On Letting GoRonit Ray | 2020-12-12
The year was 2017. I was fresh off reading almost a hundred books in the previous year and raring to go again. My to-read lists on Goodreads and in notebooks and excel spreadsheets were overflowing with entries, most of them likely to be enjoyable. I was taking pride in being called "well-read" by peers, and just about beginning to feel the same way about myself. But I wasn't happy.
In hindsight, it's easy to say I made a change in my life because I wasn't happy, but the truth is I never know if I'm happy or not on a given day. I just am. But I remember clear as day that on a particular day in 2017, I got rid of every single list I had. They were deleted, cast aside, and banished to oblivion. If you asked me why that day, I'd probably say because I could.
Pudge, what you must understand about me is that I am a deeply unhappy person, says a John Green character in Looking for Alaska. I suppose the part of me left buried in his body of work, the part I shamelessly resuscitated while watching the series adaptation of Looking for Alaska for Hulu, would likely refer to himself in a similar fashion. In many ways, it was true and perhaps still is. I've enjoyed reading since I picked up the habit at 4 or 5 years old. I've read hundreds of books, carried stacks of books home from the school library that the librarian would challenge me I wouldn't finish by the due date (I always won), and relentlessly pursued books in every shape or form I could find. But on that day in 2017, I felt like I didn't enjoy reading. That I wasn't reading for reading's sake, for enjoyment, for fulfillment, or for entertainment. I felt like I was reading to put numbers on a list- to be able to brag to a Facebook group that I was admin of at the time that I'd actually outread several of them that year, that somehow my being this prolific made me smarter, superior, better than them. And I'd probably get away with saying that I gave up this pursuit out of the goodness of my heart, realizing the poor grasp of reality that I held on so dearly to. Alas, introspection is a boon that comes in trickles to men of moderate privilege like myself, and my boon felt it was enough to let me know that I was exhausted trying to live up to this perception of myself.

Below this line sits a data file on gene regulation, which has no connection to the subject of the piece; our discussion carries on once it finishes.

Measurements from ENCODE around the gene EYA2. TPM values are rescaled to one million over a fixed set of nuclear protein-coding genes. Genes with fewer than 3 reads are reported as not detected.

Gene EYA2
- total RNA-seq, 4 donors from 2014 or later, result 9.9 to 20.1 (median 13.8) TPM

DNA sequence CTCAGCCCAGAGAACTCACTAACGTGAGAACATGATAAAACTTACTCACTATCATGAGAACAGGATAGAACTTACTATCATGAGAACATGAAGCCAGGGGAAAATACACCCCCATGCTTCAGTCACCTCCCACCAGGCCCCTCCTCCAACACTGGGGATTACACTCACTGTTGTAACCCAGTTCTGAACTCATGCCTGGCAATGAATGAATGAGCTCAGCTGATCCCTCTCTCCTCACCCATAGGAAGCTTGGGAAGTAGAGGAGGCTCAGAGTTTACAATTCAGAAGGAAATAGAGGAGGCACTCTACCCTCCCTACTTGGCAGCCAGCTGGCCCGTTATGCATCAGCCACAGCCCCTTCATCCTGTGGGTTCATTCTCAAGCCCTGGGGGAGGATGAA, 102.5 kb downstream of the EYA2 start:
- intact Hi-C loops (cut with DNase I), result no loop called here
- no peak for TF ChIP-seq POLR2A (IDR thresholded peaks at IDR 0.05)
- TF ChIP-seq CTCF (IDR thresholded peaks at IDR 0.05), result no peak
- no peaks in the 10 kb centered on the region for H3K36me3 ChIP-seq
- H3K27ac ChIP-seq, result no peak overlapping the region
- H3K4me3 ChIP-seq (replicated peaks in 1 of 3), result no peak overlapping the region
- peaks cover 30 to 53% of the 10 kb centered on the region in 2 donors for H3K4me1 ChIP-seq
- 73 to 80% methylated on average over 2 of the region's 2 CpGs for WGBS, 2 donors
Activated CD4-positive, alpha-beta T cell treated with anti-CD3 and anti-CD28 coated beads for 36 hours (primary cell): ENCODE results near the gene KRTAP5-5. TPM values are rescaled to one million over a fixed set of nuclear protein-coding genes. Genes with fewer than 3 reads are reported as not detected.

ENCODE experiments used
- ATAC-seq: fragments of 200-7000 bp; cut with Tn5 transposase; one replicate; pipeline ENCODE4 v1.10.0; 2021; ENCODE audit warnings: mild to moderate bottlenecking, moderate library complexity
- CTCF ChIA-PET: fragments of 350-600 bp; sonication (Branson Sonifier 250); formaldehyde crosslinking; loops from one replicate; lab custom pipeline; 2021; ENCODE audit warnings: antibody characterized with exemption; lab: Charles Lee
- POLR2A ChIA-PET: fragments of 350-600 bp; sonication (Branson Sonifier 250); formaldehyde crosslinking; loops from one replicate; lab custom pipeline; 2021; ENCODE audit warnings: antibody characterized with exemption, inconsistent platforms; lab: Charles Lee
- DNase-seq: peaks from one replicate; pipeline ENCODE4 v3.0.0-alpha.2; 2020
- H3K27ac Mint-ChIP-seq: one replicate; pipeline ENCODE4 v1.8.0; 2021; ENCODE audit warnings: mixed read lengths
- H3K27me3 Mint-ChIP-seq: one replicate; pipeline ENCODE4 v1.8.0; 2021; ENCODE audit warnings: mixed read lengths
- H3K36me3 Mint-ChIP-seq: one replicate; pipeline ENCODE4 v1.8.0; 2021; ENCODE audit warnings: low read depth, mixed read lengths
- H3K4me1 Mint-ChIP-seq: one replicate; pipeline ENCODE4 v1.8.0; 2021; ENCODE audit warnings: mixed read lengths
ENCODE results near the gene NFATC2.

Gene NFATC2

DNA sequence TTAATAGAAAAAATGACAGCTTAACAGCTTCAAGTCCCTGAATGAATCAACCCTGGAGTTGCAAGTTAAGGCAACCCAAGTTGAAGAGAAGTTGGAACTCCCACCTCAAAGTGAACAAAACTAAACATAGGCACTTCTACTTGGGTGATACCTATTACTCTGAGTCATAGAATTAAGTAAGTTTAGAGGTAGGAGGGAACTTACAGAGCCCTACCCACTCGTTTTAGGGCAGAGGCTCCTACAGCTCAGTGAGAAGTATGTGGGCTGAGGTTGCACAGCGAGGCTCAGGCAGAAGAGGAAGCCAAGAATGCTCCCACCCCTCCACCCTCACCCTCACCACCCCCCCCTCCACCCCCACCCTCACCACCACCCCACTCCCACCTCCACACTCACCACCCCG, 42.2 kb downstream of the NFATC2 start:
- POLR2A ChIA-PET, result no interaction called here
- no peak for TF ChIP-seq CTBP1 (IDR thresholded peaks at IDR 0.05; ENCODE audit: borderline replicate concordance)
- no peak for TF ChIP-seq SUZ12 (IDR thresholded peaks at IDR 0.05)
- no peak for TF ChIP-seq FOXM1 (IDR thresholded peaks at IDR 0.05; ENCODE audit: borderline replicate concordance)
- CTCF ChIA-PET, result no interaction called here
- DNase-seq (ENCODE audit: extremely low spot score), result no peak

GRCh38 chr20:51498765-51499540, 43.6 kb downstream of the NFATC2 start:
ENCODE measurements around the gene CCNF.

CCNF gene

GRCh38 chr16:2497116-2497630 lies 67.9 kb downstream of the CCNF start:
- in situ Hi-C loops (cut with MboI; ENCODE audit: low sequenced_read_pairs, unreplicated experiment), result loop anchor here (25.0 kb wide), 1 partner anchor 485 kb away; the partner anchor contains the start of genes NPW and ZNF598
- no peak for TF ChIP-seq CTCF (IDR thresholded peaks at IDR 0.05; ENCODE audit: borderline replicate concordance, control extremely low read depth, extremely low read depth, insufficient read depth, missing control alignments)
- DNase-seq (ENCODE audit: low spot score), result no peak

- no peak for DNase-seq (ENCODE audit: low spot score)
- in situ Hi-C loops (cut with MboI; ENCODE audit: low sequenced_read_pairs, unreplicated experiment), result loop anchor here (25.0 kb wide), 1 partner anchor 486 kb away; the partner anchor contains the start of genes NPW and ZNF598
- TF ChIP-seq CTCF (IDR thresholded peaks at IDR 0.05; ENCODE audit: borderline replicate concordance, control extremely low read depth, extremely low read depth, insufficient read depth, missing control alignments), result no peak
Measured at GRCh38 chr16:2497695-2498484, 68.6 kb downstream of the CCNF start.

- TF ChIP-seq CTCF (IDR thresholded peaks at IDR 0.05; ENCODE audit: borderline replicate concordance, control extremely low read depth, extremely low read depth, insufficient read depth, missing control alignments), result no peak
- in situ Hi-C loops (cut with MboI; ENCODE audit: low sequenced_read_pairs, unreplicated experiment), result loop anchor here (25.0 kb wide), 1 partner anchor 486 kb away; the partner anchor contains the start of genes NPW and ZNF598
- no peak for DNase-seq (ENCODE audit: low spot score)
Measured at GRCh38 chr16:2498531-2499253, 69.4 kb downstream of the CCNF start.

And so, it was done. I made a vow to myself that I would read only on my own terms, and that I'd follow a laissez-faire approach to any literary pursuits I follow and live a little vicariously, without the pressures that structures might impose. How do I feel about it 3 years later? There is some wistfulness about the whole "so many books in the world, so little time" shtick- certainly I've read fewer and fewer books year-on-year. Of course, surrounding conditions haven't necessarily enabled literary voracity, but that's alright because I had no targets, no expectations. Just a world of literature waiting for me to reach out. I don't think of myself as well-read anymore, but I've made peace with it. I enjoyed most of what I've read and am finding my way back to establishing a healthy reading habit.
Probably couldn't have asked for more.